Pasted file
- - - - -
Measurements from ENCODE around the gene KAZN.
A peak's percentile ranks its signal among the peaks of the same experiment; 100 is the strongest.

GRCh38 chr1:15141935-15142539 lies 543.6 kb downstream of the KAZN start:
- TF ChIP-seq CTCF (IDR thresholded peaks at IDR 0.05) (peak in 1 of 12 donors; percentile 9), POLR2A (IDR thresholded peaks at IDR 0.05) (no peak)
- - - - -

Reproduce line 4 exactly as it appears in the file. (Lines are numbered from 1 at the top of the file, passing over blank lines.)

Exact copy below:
- TF ChIP-seq CTCF (IDR thresholded peaks at IDR 0.05) (peak in 1 of 12 donors; percentile 9), POLR2A (IDR thresholded peaks at IDR 0.05) (no peak)